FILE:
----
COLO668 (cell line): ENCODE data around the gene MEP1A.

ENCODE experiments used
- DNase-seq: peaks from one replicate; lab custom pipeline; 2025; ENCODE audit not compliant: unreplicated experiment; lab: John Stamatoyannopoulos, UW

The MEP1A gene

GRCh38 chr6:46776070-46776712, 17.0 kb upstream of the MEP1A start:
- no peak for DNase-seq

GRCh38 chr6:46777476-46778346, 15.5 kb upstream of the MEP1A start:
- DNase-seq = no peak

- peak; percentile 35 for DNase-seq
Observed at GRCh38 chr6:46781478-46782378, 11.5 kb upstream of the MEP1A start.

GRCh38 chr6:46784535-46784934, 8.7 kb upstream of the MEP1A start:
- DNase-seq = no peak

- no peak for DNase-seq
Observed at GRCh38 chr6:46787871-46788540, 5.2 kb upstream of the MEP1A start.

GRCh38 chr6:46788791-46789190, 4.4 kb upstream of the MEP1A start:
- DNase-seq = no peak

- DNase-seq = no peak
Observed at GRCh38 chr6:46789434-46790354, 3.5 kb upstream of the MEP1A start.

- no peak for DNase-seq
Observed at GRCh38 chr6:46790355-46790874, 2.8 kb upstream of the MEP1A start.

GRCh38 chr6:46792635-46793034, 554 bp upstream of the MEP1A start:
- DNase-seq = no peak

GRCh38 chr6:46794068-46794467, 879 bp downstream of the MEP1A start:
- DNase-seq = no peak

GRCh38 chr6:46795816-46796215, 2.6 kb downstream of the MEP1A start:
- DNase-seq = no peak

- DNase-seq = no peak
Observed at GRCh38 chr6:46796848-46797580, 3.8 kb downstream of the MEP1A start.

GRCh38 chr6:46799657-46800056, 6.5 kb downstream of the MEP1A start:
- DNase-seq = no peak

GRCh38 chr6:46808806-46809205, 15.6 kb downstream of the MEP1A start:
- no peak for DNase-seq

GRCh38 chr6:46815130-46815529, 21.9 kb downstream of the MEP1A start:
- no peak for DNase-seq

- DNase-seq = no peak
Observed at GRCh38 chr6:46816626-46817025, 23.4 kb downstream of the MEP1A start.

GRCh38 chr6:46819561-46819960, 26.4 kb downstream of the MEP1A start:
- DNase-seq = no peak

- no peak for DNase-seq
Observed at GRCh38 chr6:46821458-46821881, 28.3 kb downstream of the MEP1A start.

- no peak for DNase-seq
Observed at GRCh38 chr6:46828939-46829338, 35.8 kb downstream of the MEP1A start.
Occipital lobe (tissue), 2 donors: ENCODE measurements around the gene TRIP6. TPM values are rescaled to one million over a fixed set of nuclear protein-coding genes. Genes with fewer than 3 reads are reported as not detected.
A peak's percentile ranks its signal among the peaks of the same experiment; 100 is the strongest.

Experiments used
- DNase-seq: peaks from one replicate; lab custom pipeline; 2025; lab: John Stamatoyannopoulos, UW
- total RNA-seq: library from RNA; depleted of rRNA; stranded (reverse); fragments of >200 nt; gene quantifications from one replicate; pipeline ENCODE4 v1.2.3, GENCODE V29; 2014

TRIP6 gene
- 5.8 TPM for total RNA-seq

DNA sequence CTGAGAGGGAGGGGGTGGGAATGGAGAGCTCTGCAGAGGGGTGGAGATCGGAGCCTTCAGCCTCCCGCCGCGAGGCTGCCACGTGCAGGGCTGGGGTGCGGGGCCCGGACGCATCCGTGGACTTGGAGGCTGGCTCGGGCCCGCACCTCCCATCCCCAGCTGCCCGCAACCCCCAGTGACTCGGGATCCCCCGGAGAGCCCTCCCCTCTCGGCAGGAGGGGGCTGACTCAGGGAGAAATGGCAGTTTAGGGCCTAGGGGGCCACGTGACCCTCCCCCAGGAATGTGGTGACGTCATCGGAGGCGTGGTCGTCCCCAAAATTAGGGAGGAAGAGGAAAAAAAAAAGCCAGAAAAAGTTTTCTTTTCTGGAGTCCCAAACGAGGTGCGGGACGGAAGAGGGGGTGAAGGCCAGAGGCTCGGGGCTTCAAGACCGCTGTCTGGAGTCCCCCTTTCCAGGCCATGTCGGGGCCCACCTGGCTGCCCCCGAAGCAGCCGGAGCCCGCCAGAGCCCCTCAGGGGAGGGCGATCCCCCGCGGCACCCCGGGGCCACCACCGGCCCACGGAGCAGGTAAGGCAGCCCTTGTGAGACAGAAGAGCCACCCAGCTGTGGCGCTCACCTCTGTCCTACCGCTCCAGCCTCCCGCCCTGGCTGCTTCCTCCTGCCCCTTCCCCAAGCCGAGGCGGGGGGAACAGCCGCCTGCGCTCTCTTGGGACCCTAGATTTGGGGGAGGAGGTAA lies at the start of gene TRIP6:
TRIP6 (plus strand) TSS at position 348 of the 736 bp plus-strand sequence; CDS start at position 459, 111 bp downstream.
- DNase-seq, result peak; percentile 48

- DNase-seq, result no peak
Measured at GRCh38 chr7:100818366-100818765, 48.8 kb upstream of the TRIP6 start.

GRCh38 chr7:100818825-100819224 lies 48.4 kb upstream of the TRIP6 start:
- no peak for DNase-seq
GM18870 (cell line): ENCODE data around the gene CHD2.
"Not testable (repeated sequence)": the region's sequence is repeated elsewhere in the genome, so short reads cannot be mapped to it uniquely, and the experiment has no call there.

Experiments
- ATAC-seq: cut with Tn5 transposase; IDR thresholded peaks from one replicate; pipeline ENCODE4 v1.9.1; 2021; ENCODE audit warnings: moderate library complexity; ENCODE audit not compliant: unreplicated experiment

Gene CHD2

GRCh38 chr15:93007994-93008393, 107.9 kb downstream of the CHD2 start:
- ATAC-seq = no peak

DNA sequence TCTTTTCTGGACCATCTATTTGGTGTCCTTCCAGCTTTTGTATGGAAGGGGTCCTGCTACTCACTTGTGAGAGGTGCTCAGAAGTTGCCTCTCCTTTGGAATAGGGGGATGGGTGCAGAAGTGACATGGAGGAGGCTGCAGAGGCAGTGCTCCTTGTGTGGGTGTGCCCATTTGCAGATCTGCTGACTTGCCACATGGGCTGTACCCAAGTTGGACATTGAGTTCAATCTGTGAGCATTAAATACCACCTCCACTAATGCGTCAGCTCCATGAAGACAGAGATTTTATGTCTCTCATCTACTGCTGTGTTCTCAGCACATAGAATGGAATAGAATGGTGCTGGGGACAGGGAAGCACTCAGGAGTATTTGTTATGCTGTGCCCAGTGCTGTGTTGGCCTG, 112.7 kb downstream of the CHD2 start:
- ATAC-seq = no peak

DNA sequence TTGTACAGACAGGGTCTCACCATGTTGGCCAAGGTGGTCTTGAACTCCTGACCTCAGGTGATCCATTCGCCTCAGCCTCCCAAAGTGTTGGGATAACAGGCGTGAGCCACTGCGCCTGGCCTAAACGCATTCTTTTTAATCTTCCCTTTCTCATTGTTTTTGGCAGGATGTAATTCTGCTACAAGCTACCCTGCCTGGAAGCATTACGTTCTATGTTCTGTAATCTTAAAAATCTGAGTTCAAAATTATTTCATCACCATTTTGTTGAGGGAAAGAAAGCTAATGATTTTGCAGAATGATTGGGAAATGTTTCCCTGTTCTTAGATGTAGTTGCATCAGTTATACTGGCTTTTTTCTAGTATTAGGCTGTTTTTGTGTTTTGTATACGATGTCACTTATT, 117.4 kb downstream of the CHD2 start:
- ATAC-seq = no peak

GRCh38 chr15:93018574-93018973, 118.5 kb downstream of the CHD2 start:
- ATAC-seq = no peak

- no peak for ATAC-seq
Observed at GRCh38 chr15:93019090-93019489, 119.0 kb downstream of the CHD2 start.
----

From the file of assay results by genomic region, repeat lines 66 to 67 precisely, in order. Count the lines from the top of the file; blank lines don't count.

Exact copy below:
DNA sequence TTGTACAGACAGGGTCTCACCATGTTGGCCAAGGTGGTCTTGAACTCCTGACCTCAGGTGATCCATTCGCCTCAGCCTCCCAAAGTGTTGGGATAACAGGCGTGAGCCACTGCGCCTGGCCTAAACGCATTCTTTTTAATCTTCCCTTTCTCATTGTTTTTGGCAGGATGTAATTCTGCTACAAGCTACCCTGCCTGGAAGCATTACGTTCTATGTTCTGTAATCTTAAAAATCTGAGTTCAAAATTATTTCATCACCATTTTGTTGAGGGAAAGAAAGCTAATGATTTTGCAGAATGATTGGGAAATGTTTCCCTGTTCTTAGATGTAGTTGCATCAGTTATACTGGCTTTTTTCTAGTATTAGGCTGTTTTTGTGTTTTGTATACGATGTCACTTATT, 117.4 kb downstream of the CHD2 start:
- ATAC-seq = no peak